Acupuncturist – Caroline Purdy

Stan T.

Day in the life of
Acupuncturist – Caroline Purdy

Caroline Purdy
Autonomic Acupuncture

As an acupuncturist, my days tend to vary. Most acupuncturists don’t work 5 days a week in their clinic, usually it’s 2 or 3. Personally, I work 2 days in a private clinic treating patients, and 2 days working at a major healthcare clinic that specializes in fertility and IVF.

Private clinic

When I am at the private clinic, I typically start the day by setting up the office to receive patients, which includes checking that we have enough supplies, (needles, cotton, and other tools we use in our treatments) and preparing the beds, and creating the atmosphere with music. I check the charts of the patients coming in that shift, so I can prepare myself to know what they are coming in for. Most people don’t know, but acupuncture can treat a wide variety of ailments: from sports injuries and back pain, to fertility, gastrointestinal issues, and general stress and anxiety.

Soon after I arrive, patients come in for their appointments and I bring them into the treatment room. In addition to hearing about what they are coming in for, I also ask them a series of questions that may come across as unrelated to their chief complaint. That’s because in acupuncture (Chinese Medicine) we see the body as a whole and believe that most issues arise from some deeper underlying imbalance in the body. We take your pulse and look at the tongue, as well because it gives us a more “objective” view of what’s going on, other than what the patient tells us. After we needle the patient and they rest while they are in, I fill in their chart, noting what they said and writing down what points I used and if I did anything else (massage or cupping, etc.)

When the patient’s treatment is over, I check them out, have them pay, and make another appointment for the next week. We take insurance at the clinic, but checking the patients plans and submitting claims to the insurance company is something we hire outside people to do.

Once the day is over and I finish with the patients for the day, I shut down the office, cleaning up trash and washing and disinfecting any tools that touched the patients. Then I turn off the lights, lock the door and head out for the day.

Fertility clinic

On the days I go to the fertility clinic, I arrive and change into scrubs. I work with another acupuncturist at the same time, and we each set up our trays and go over the list of patients that are coming in for treatment that day. These patients are all new to us each week, as they are only coming in for embryo transfers. We work with a team of doctors, embryologists, nurses, and nursing assistants to help make the patient’s transfer successful and comfortable. As acupuncturists, we treat them before and after the transfer. The pace is pretty fast so one has to be present constantly. There isn’t much time in between patients besides bathroom breaks or snack breaks.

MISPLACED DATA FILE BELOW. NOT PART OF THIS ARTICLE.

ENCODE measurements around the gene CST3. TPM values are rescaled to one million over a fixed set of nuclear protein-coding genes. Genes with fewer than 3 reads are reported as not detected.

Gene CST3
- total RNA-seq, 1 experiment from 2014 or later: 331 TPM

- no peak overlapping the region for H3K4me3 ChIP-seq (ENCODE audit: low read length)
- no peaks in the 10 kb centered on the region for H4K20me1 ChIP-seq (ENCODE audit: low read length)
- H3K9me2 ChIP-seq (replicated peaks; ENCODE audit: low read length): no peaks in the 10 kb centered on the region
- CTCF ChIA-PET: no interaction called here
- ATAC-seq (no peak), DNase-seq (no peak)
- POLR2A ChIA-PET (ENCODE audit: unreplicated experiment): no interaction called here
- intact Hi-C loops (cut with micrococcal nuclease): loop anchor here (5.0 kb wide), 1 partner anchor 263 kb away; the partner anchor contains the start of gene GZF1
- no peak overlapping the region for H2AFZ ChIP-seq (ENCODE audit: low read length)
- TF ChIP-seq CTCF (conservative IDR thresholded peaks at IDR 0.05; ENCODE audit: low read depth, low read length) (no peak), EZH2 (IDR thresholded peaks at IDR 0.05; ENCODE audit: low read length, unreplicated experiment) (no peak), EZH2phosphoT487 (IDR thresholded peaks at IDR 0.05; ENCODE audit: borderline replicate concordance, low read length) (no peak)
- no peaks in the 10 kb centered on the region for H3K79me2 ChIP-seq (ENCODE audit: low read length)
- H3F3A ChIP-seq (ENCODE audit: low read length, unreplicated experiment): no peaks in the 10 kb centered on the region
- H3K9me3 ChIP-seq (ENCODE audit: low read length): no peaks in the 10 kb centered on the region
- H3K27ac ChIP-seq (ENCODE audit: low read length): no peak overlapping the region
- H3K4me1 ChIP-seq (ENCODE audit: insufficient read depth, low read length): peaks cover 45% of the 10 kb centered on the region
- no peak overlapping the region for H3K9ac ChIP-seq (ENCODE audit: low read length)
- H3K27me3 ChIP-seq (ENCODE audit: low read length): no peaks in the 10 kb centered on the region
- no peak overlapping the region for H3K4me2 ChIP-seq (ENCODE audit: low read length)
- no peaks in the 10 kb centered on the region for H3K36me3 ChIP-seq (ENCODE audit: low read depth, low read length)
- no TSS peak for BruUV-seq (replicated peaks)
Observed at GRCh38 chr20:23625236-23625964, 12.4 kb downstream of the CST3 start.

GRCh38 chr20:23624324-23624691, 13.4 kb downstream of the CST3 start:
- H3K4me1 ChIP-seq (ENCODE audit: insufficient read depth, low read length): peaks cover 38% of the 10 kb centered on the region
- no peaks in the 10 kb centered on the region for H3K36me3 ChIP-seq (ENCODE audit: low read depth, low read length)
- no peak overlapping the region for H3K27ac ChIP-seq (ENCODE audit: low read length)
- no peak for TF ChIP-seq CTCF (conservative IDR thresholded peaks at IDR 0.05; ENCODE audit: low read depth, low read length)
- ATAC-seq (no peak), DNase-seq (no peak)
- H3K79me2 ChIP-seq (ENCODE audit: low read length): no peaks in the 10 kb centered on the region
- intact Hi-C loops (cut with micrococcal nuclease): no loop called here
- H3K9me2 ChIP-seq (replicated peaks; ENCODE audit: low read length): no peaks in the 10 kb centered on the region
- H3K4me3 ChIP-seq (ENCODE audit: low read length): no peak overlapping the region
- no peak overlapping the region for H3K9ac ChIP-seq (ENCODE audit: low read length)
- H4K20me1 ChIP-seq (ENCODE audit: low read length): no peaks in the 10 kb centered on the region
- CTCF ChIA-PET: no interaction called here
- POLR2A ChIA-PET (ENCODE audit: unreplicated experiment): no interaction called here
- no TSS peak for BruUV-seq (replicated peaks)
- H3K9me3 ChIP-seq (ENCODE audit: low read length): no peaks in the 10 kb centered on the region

Once we’ve treated all of the patients, we clean and disinfect the tools we used and then move on to entering our information into the patient’s hospital chart, so that the doctors and their team have a whole view of what was done to the patient. Then once the paperwork is done and the sanitized tools are put back where they are supposed to be, I change out of my scrubs and head home.


You get to work in a rewarding field where you interact with people one on one. It is such a joy to see and hear from patients about how my work has improved their quality of life. The work is dynamic because you’re not sitting behind a desk everyday. Instead, you’re constantly on the move and thinking on your toes. As someone who works as an independent contractor, my schedule is different, but I can take off days when I need to without having to go through a boss.


The life of an independent contractor can be hard and stressful. If you don’t work that day, you don’t get paid. And, as someone who works on their own, we don’t get health insurance and if we are sick, there is usually no one to cover us. It’s very hard to have a bad day and come into work because we give so much emotionally to our patients and it’s important to compartmentalize anything going on in our personal lives to protect the patient’s own energy. It can also be physically taxing since we are mostly on our feet the whole time and we use our hands to do things besides needling like massage.

There is also a lot besides treating patients you have to do: it’s a business so you’ve got to keep up with financials and supplies as well and do marketing and publicity. We may only work a few days a week, but the rest of the time is spent managing what you need to maintain patients and the business. Also, if you’re in private practice and you don’t have patients for a while, it can get lonely and even boring, because you are all alone.

Caroline Purdy
Autonomic Acupuncture
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provide treatment of symptoms and disorders using needles and small electrical currents. May provide massage treatment. May also provide preventive treatments.

Salary: $218850
Salary Rank: A
Education: Master's degree
Becoming One: Very Hard
Job Satisfaction: Very High
Job Growth: Average
Suitable Personality: The Helper